Searching over 5,500,000 cases.


searching
Buy This Entire Record For $7.95

Download the entire decision to receive the complete text, official citation,
docket number, dissents and concurrences, and footnotes for this case.

Learn more about what you receive with purchase of this case.

06/03/96 PEOPLE STATE ILLINOIS v. ROBERT RAYFORD

June 3, 1996

THE PEOPLE OF THE STATE OF ILLINOIS, PLAINTIFF-APPELLEE,
v.
ROBERT RAYFORD, DEFENDANT-APPELLANT.



APPEAL FROM THE CIRCUIT COURT OF COOK COUNTY. HONORABLE JAMES M. SCHREIER, JUDGE PRESIDING.

The Honorable Justice Braden delivered the opinion of the court: Buckley and Wolfson, JJ., concur.

The opinion of the court was delivered by: Braden

The Honorable Justice BRADEN delivered the opinion of the court:

After a bench trial in the circuit court of Cook County, defendant, Robert Rayford, was convicted of the unlawful use of weapons by a felon (720 ILCS 5/24--1.1(a) (West 1994)), and was sentenced to a term of four years and six months of imprisonment in the Illinois Department of Corrections.

On appeal, defendant contends that his motion to suppress evidence was improperly denied as the computerized report relied upon by the police prompting his arrest was erroneous and there was consequently no probable cause for the arrest.

We affirm.

On January 13, 1994, defendant was sitting on the passenger's side of a car near 4759 South Michigan in Chicago with the motor running. Officer Thomas Eich noticed defendant in the car and ran a check of the license plates through his mobile computer. The results of the search revealed that the car had been reported stolen on December 29, 1993. Officer Eich approached the vehicle and asked defendant to step outside of the car. Defendant was taken into custody. Eich then recovered a diaper bag which was on the floor of the car between defendant's feet. The bag contained two semi-automatic weapons.

Defendant told Officer Eich that he had borrowed the car from his uncle, Ricky Rayford. Officer Eich then contacted Ricky Rayford who confirmed that he loaned his car to defendant. Officer Eich also learned that the vehicle had allegedly been recovered on December 30, 1993, although the record is unclear as to how he obtained this information.

Prior to trial, a hearing was conducted on defendant's motion to suppress evidence at which the aforementioned evidence was adduced through Officer Eich. He was the sole witness at the hearing. After hearing the testimony of the officer and arguments on both sides, the trial court denied defendant's motion, finding as follows:

"It's the officer's state of knowledge at the time, which is crucial through official police channels, the officer was told that the car in which the Defendant was seated was a stolen car, and in fact it had earlier been stolen or reported stolen. It was thus reasonable for the officer to arrest the Defendant and to recover the diaper bag ***, placed between the Defendant's feet and check that bag for any weapons and for the officer's own protection.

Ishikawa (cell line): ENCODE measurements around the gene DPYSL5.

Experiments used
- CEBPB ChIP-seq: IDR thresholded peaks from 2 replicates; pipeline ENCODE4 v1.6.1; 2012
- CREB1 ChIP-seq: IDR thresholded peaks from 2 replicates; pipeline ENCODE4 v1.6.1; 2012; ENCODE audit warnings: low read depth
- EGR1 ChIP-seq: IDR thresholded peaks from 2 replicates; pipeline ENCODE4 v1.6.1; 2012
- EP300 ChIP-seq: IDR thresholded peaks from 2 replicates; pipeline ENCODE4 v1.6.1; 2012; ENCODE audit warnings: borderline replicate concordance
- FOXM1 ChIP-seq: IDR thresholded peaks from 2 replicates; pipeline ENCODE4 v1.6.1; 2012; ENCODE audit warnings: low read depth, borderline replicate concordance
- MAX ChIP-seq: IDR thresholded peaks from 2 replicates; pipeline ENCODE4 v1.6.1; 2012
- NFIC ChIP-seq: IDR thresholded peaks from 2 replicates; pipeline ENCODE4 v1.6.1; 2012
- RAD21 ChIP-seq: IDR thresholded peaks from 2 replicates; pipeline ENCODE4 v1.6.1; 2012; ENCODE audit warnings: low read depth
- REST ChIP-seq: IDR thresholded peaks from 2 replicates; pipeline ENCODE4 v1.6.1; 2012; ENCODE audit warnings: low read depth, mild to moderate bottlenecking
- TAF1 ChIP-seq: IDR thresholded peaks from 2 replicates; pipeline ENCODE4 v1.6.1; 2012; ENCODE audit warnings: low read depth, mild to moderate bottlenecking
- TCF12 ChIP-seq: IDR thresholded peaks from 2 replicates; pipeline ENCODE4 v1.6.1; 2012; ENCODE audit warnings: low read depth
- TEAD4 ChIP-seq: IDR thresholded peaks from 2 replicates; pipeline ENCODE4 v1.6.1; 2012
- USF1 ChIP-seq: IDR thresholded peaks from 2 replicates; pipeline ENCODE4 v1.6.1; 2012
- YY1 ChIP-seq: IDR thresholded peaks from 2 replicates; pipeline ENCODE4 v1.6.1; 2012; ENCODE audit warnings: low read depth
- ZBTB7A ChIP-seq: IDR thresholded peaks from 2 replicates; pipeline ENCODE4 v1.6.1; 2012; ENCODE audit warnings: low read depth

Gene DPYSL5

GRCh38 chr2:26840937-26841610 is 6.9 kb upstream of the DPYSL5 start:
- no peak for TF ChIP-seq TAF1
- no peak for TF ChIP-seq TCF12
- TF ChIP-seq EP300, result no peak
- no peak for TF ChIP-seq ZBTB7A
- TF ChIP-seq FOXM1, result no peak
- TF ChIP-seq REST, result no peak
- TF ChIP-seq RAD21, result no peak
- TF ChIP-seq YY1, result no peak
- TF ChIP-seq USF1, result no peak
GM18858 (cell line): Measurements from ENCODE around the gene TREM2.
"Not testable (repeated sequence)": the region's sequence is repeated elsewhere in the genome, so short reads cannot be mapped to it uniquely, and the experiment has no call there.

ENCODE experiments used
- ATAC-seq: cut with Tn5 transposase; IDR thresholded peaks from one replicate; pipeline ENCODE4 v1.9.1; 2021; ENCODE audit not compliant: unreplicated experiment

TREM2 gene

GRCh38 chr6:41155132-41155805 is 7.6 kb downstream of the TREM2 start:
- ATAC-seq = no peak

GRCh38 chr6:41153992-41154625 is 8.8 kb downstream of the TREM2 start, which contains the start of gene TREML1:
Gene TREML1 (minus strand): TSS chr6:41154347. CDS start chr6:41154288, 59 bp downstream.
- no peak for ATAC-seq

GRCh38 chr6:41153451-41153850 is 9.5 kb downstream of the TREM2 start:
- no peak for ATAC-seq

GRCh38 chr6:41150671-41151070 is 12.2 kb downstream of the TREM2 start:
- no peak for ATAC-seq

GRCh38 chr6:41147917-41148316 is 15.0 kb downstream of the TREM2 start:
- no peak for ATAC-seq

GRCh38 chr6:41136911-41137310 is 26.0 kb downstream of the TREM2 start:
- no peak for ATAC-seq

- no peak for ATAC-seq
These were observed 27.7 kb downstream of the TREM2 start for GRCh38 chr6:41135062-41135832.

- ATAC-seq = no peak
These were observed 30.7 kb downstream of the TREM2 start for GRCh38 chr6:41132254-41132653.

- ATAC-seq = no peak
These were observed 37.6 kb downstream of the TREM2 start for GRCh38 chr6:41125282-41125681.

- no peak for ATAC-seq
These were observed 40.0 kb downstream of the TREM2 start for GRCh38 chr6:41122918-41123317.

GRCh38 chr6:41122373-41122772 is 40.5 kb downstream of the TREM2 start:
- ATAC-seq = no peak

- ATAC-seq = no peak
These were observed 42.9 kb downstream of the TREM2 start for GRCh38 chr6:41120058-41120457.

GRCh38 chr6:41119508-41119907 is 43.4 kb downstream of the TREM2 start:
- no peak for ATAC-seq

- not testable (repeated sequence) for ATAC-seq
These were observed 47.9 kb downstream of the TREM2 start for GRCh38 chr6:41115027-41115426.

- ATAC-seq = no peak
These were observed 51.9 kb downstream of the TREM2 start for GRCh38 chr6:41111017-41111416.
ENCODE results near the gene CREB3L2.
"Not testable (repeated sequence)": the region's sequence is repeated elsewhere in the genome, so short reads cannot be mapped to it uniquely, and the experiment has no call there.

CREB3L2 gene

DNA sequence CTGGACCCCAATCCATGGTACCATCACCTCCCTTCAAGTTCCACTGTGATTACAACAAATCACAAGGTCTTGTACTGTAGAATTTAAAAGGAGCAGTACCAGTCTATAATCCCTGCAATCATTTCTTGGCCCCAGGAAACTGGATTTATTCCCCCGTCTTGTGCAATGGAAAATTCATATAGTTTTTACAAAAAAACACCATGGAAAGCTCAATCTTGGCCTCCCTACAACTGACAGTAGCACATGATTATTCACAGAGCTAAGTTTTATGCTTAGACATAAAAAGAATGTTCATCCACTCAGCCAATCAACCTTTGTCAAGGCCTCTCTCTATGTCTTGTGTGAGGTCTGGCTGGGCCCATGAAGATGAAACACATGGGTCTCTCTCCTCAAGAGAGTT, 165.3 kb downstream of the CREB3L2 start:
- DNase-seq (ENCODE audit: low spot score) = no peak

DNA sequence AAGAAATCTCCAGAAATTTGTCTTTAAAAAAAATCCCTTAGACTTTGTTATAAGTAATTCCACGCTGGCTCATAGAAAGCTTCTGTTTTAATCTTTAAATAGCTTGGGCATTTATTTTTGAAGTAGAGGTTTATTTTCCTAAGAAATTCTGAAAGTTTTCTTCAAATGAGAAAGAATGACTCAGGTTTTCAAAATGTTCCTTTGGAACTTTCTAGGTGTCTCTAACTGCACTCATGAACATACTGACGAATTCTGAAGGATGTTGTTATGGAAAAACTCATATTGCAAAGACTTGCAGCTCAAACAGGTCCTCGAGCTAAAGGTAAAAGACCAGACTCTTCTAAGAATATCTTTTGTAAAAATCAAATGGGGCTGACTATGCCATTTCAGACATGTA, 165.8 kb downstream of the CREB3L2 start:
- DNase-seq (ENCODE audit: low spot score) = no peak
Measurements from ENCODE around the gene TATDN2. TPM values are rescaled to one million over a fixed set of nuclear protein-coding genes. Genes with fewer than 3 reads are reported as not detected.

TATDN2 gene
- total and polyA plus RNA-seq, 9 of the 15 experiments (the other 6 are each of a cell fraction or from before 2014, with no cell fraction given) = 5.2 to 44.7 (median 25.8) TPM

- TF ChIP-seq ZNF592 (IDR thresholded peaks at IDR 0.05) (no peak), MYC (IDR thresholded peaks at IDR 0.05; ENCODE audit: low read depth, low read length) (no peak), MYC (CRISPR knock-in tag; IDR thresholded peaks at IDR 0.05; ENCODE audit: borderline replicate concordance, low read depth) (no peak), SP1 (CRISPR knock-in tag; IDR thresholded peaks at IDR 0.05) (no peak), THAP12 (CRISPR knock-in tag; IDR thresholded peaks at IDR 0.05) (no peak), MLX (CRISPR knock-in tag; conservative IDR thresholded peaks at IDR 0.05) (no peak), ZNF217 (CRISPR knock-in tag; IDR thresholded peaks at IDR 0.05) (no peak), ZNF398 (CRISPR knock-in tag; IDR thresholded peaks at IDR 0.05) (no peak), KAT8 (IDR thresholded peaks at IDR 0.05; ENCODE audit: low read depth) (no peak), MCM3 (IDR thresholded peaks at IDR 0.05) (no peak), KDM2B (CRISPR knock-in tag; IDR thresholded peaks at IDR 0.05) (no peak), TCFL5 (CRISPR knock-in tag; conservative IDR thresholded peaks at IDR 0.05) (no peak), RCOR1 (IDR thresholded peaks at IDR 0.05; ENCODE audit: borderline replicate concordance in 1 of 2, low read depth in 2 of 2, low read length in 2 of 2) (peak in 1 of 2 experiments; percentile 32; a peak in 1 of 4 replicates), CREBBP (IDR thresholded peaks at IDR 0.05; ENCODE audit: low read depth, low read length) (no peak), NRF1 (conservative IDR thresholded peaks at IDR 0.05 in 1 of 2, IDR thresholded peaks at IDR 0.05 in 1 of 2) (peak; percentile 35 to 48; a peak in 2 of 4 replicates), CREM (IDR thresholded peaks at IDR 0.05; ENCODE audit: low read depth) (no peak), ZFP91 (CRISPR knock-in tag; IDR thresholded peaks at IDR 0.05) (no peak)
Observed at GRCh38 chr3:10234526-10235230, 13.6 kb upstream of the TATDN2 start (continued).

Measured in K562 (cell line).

The fact that the car was later determined to have been recovered ***, did not affect the officer's right to act on his knowledge at the time of the confrontation with the Defendant and the Defendant did not have the same full name as the owner of the car in question."

Defendant was ultimately convicted of unlawful use of weapons by a felon and sentenced to a term of four years and six months of imprisonment in the Illinois Department of Corrections. He appeals.

The sole issue on appeal is whether defendant's motion to quash arrest and suppress evidence was erroneously denied. A court of review will not overturn a trial court's ruling on a motion to suppress evidence unless it is manifestly erroneous. People v. Janis, 139 Ill. 2d 300, 565 N.E.2d 633, 152 Ill. Dec. 100 (1990). The proper search of a vehicle by the police necessitates a search warrant unless the circumstances give rise to particular exceptions to the warrant rule. United States v. Ross, 456 U.S. 798, 72 L. Ed. 2d 572, 102 S. Ct. 2157 (1982).

If a police officer makes warrantless search he must have probable cause. Probable cause for a warrantless search is established when the officer reasonably believes that he is faced with a situation more serious than a minor traffic violation. People v. Lawrence, 174 Ill. App. 3d 818, 529 N.E.2d 63, 124 Ill. Dec. 346 (1988). If the warrantless search is conducted pursuant to a stale warrant, i.e., where the police fail to update their warrant records, any evidence resulting from the search must be suppressed. In other words, the State may not rely on an inactive warrant to ...


Buy This Entire Record For $7.95

Download the entire decision to receive the complete text, official citation,
docket number, dissents and concurrences, and footnotes for this case.

Learn more about what you receive with purchase of this case.